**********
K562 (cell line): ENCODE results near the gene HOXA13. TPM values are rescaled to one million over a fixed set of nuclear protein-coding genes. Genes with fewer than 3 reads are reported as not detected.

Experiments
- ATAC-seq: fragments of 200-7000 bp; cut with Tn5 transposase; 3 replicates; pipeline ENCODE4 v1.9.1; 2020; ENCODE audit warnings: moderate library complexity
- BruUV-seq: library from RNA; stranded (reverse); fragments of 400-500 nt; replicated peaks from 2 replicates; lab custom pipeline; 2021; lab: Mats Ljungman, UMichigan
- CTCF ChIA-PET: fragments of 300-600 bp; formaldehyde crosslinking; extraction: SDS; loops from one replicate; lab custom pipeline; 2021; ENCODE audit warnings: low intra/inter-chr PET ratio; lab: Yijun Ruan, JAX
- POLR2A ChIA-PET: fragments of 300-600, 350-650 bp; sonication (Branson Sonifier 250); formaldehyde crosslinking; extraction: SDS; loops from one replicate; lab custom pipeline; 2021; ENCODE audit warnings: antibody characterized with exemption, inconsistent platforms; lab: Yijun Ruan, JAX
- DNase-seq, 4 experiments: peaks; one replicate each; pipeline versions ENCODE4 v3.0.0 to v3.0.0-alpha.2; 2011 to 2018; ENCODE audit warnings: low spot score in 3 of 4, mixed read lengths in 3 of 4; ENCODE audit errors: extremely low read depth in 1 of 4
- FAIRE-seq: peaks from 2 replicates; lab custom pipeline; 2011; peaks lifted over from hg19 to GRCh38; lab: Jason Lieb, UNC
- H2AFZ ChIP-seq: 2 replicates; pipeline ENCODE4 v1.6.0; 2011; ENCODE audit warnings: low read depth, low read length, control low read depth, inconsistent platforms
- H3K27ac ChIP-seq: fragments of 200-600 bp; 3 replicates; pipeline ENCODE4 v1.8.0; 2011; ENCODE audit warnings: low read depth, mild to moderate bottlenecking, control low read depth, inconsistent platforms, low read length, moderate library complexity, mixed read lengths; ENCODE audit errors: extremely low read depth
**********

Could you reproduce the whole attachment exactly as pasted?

K562 (cell line): ENCODE results near the gene HOXA13. TPM values are rescaled to one million over a fixed set of nuclear protein-coding genes. Genes with fewer than 3 reads are reported as not detected.

Experiments
- ATAC-seq: fragments of 200-7000 bp; cut with Tn5 transposase; 3 replicates; pipeline ENCODE4 v1.9.1; 2020; ENCODE audit warnings: moderate library complexity
- BruUV-seq: library from RNA; stranded (reverse); fragments of 400-500 nt; replicated peaks from 2 replicates; lab custom pipeline; 2021; lab: Mats Ljungman, UMichigan
- CTCF ChIA-PET: fragments of 300-600 bp; formaldehyde crosslinking; extraction: SDS; loops from one replicate; lab custom pipeline; 2021; ENCODE audit warnings: low intra/inter-chr PET ratio; lab: Yijun Ruan, JAX
- POLR2A ChIA-PET: fragments of 300-600, 350-650 bp; sonication (Branson Sonifier 250); formaldehyde crosslinking; extraction: SDS; loops from one replicate; lab custom pipeline; 2021; ENCODE audit warnings: antibody characterized with exemption, inconsistent platforms; lab: Yijun Ruan, JAX
- DNase-seq, 4 experiments: peaks; one replicate each; pipeline versions ENCODE4 v3.0.0 to v3.0.0-alpha.2; 2011 to 2018; ENCODE audit warnings: low spot score in 3 of 4, mixed read lengths in 3 of 4; ENCODE audit errors: extremely low read depth in 1 of 4
- FAIRE-seq: peaks from 2 replicates; lab custom pipeline; 2011; peaks lifted over from hg19 to GRCh38; lab: Jason Lieb, UNC
- H2AFZ ChIP-seq: 2 replicates; pipeline ENCODE4 v1.6.0; 2011; ENCODE audit warnings: low read depth, low read length, control low read depth, inconsistent platforms
- H3K27ac ChIP-seq: fragments of 200-600 bp; 3 replicates; pipeline ENCODE4 v1.8.0; 2011; ENCODE audit warnings: low read depth, mild to moderate bottlenecking, control low read depth, inconsistent platforms, low read length, moderate library complexity, mixed read lengths; ENCODE audit errors: extremely low read depth